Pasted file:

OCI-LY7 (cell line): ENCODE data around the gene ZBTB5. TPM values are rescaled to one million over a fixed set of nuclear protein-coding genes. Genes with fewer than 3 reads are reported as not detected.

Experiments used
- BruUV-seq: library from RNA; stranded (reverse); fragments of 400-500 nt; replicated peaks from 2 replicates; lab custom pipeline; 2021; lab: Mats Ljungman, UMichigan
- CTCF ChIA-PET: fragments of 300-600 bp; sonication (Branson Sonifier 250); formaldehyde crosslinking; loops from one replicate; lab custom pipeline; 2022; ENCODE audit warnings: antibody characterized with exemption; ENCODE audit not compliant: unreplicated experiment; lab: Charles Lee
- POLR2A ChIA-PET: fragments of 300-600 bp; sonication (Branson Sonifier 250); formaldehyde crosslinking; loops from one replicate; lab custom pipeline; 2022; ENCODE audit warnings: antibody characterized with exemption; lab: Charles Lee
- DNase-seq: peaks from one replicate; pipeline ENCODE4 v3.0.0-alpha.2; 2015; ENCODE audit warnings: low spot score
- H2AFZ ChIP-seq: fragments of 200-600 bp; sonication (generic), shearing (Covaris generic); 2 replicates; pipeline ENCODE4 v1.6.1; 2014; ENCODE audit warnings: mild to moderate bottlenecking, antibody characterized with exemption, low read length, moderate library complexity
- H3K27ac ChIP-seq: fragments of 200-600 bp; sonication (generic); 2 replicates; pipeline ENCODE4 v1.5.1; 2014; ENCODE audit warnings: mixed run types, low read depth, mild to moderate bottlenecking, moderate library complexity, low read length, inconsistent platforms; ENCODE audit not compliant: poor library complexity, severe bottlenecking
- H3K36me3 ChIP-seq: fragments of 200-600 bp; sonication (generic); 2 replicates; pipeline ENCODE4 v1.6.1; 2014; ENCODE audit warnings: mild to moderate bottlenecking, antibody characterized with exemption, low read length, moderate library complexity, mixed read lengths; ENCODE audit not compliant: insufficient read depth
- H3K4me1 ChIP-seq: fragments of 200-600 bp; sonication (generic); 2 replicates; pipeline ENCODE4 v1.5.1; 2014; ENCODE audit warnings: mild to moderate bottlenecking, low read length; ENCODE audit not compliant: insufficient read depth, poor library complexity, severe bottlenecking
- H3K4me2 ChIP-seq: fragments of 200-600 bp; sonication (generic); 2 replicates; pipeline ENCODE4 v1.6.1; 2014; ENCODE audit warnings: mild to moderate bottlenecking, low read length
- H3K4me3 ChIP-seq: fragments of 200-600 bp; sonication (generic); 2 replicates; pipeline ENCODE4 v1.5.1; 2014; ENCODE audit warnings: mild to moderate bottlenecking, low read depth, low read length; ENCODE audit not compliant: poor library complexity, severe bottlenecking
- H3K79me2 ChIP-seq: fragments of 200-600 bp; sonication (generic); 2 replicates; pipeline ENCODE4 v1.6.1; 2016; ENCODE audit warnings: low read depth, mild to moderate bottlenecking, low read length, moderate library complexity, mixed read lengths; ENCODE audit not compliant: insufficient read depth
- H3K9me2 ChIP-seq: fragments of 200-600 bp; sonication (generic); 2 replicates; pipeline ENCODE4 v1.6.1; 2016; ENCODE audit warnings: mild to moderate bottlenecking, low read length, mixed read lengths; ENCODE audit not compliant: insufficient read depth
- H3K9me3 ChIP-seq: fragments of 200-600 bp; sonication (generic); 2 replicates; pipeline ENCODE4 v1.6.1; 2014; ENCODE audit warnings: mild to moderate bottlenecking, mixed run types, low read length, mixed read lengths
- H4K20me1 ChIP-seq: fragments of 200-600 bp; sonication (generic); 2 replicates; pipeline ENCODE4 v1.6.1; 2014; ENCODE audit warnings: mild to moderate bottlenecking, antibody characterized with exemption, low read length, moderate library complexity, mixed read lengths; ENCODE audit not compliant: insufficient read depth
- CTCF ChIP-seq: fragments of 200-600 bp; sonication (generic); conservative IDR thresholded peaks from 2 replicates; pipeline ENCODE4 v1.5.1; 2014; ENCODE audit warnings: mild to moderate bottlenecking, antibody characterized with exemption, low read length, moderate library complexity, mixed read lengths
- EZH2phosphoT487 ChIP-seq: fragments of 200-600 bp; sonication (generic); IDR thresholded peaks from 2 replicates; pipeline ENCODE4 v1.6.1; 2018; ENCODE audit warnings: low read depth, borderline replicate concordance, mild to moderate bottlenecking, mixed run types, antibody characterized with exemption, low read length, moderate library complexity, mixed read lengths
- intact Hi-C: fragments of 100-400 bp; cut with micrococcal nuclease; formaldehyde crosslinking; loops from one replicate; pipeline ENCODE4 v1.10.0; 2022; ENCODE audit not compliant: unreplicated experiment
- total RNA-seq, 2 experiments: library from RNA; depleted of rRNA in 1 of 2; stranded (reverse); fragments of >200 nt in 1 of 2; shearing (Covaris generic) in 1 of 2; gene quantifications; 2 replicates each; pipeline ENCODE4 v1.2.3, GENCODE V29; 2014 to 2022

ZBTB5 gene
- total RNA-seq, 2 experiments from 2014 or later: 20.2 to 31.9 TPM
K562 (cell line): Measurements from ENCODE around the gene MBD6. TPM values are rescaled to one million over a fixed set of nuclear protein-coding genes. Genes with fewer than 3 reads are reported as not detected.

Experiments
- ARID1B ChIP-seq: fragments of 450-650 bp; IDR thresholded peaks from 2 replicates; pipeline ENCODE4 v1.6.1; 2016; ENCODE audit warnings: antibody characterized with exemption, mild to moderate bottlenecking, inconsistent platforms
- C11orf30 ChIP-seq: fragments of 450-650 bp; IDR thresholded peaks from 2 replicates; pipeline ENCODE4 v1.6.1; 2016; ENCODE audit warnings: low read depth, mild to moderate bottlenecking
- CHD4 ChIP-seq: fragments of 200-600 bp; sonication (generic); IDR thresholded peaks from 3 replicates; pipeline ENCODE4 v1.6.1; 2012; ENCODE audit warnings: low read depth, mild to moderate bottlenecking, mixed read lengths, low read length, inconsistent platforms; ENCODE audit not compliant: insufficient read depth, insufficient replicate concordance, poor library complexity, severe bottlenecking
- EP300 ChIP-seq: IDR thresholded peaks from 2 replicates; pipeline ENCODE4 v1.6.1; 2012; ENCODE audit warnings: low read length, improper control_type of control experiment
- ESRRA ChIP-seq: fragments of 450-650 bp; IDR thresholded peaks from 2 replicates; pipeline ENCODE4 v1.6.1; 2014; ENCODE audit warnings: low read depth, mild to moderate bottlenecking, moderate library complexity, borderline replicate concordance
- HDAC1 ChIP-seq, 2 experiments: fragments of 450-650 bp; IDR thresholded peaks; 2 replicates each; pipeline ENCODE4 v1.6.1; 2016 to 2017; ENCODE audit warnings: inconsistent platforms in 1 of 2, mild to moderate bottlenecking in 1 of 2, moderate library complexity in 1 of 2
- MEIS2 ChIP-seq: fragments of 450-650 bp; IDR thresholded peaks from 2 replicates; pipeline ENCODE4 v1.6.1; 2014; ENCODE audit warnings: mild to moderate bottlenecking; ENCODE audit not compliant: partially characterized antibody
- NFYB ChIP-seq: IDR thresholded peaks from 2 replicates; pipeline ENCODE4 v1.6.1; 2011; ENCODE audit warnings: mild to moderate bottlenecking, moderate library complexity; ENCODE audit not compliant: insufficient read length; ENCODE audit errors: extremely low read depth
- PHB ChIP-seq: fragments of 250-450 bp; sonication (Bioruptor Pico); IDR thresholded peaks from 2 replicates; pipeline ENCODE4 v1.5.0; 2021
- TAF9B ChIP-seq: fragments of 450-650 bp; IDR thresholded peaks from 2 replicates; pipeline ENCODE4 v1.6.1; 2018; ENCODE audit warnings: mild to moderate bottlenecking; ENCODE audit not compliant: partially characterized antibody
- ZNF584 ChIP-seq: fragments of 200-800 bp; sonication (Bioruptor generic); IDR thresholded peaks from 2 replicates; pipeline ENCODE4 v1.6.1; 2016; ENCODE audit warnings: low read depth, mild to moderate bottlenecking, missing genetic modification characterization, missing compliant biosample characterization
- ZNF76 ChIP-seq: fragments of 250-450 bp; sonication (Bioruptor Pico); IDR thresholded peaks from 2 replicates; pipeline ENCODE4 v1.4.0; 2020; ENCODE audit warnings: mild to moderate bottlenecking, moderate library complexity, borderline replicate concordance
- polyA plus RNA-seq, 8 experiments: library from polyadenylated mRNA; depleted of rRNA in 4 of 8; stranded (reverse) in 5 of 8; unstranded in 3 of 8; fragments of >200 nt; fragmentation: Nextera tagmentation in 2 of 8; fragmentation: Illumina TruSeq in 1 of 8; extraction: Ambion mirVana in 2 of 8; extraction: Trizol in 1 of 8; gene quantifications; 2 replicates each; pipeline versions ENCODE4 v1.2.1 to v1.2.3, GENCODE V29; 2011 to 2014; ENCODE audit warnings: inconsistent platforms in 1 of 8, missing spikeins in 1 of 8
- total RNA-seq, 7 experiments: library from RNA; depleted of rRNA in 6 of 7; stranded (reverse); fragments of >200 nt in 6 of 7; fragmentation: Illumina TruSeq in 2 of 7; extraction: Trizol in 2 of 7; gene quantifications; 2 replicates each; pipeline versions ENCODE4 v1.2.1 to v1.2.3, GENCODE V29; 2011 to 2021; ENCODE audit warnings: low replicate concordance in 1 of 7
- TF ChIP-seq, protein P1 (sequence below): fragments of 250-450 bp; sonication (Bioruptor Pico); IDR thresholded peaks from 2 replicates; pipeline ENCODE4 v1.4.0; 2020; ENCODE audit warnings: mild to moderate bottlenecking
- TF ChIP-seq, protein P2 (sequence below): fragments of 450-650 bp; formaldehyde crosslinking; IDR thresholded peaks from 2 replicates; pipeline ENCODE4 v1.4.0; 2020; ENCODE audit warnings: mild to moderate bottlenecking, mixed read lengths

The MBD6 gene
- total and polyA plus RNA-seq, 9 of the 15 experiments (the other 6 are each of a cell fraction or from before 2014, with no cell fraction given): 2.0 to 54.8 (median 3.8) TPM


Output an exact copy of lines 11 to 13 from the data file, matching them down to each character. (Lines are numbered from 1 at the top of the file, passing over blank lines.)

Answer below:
- H3K4me2 ChIP-seq: fragments of 200-600 bp; sonication (generic); 2 replicates; pipeline ENCODE4 v1.6.1; 2014; ENCODE audit warnings: mild to moderate bottlenecking, low read length
- H3K4me3 ChIP-seq: fragments of 200-600 bp; sonication (generic); 2 replicates; pipeline ENCODE4 v1.5.1; 2014; ENCODE audit warnings: mild to moderate bottlenecking, low read depth, low read length; ENCODE audit not compliant: poor library complexity, severe bottlenecking
- H3K79me2 ChIP-seq: fragments of 200-600 bp; sonication (generic); 2 replicates; pipeline ENCODE4 v1.6.1; 2016; ENCODE audit warnings: low read depth, mild to moderate bottlenecking, low read length, moderate library complexity, mixed read lengths; ENCODE audit not compliant: insufficient read depth